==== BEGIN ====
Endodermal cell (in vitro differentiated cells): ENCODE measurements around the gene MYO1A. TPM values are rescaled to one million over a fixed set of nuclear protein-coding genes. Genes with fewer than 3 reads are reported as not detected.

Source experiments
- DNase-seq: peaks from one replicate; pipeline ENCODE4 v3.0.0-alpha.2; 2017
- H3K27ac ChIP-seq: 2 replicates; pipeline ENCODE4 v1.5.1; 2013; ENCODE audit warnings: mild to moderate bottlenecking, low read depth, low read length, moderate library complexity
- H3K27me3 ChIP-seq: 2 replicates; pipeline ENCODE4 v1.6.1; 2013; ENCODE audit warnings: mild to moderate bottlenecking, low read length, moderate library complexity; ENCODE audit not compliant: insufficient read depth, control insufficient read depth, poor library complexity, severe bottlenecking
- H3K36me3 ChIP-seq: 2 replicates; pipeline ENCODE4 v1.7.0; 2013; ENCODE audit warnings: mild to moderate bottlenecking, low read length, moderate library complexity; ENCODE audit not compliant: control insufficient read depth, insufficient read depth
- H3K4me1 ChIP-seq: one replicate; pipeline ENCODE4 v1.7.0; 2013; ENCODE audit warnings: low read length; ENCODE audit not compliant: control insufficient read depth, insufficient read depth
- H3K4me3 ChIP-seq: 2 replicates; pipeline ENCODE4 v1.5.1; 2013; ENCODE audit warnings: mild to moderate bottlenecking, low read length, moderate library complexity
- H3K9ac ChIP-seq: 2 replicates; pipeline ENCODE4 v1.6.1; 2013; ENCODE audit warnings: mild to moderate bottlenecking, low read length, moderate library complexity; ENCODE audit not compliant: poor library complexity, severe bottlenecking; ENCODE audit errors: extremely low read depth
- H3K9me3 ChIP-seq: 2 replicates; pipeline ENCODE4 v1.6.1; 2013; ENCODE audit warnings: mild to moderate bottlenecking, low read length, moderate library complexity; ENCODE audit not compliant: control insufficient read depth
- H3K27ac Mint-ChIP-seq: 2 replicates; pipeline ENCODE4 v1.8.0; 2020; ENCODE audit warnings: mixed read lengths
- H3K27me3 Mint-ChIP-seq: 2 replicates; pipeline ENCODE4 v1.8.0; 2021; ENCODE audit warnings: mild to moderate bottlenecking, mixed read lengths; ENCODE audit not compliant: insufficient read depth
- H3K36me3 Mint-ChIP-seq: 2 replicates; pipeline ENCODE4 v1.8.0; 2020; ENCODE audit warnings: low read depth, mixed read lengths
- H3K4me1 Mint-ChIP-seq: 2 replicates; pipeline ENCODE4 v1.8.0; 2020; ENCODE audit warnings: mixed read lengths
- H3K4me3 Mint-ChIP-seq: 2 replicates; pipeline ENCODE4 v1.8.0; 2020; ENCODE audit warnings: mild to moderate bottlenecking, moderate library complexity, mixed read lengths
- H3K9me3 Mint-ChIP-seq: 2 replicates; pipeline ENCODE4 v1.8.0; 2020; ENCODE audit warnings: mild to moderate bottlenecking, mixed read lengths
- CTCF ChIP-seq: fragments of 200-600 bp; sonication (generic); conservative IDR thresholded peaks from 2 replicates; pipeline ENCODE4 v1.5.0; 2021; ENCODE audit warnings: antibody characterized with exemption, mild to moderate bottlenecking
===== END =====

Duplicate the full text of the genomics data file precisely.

Endodermal cell (in vitro differentiated cells): ENCODE measurements around the gene MYO1A. TPM values are rescaled to one million over a fixed set of nuclear protein-coding genes. Genes with fewer than 3 reads are reported as not detected.

Source experiments
- DNase-seq: peaks from one replicate; pipeline ENCODE4 v3.0.0-alpha.2; 2017
- H3K27ac ChIP-seq: 2 replicates; pipeline ENCODE4 v1.5.1; 2013; ENCODE audit warnings: mild to moderate bottlenecking, low read depth, low read length, moderate library complexity
- H3K27me3 ChIP-seq: 2 replicates; pipeline ENCODE4 v1.6.1; 2013; ENCODE audit warnings: mild to moderate bottlenecking, low read length, moderate library complexity; ENCODE audit not compliant: insufficient read depth, control insufficient read depth, poor library complexity, severe bottlenecking
- H3K36me3 ChIP-seq: 2 replicates; pipeline ENCODE4 v1.7.0; 2013; ENCODE audit warnings: mild to moderate bottlenecking, low read length, moderate library complexity; ENCODE audit not compliant: control insufficient read depth, insufficient read depth
- H3K4me1 ChIP-seq: one replicate; pipeline ENCODE4 v1.7.0; 2013; ENCODE audit warnings: low read length; ENCODE audit not compliant: control insufficient read depth, insufficient read depth
- H3K4me3 ChIP-seq: 2 replicates; pipeline ENCODE4 v1.5.1; 2013; ENCODE audit warnings: mild to moderate bottlenecking, low read length, moderate library complexity
- H3K9ac ChIP-seq: 2 replicates; pipeline ENCODE4 v1.6.1; 2013; ENCODE audit warnings: mild to moderate bottlenecking, low read length, moderate library complexity; ENCODE audit not compliant: poor library complexity, severe bottlenecking; ENCODE audit errors: extremely low read depth
- H3K9me3 ChIP-seq: 2 replicates; pipeline ENCODE4 v1.6.1; 2013; ENCODE audit warnings: mild to moderate bottlenecking, low read length, moderate library complexity; ENCODE audit not compliant: control insufficient read depth
- H3K27ac Mint-ChIP-seq: 2 replicates; pipeline ENCODE4 v1.8.0; 2020; ENCODE audit warnings: mixed read lengths
- H3K27me3 Mint-ChIP-seq: 2 replicates; pipeline ENCODE4 v1.8.0; 2021; ENCODE audit warnings: mild to moderate bottlenecking, mixed read lengths; ENCODE audit not compliant: insufficient read depth
- H3K36me3 Mint-ChIP-seq: 2 replicates; pipeline ENCODE4 v1.8.0; 2020; ENCODE audit warnings: low read depth, mixed read lengths
- H3K4me1 Mint-ChIP-seq: 2 replicates; pipeline ENCODE4 v1.8.0; 2020; ENCODE audit warnings: mixed read lengths
- H3K4me3 Mint-ChIP-seq: 2 replicates; pipeline ENCODE4 v1.8.0; 2020; ENCODE audit warnings: mild to moderate bottlenecking, moderate library complexity, mixed read lengths
- H3K9me3 Mint-ChIP-seq: 2 replicates; pipeline ENCODE4 v1.8.0; 2020; ENCODE audit warnings: mild to moderate bottlenecking, mixed read lengths
- CTCF ChIP-seq: fragments of 200-600 bp; sonication (generic); conservative IDR thresholded peaks from 2 replicates; pipeline ENCODE4 v1.5.0; 2021; ENCODE audit warnings: antibody characterized with exemption, mild to moderate bottlenecking